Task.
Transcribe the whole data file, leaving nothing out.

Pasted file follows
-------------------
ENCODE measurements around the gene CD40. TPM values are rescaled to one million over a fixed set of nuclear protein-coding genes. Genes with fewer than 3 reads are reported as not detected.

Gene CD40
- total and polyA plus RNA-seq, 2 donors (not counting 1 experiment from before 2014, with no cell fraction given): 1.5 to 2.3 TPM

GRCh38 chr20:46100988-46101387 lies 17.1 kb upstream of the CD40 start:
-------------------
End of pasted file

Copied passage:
ENCODE measurements around the gene CD40. TPM values are rescaled to one million over a fixed set of nuclear protein-coding genes. Genes with fewer than 3 reads are reported as not detected.

Gene CD40
- total and polyA plus RNA-seq, 2 donors (not counting 1 experiment from before 2014, with no cell fraction given): 1.5 to 2.3 TPM

GRCh38 chr20:46100988-46101387 lies 17.1 kb upstream of the CD40 start: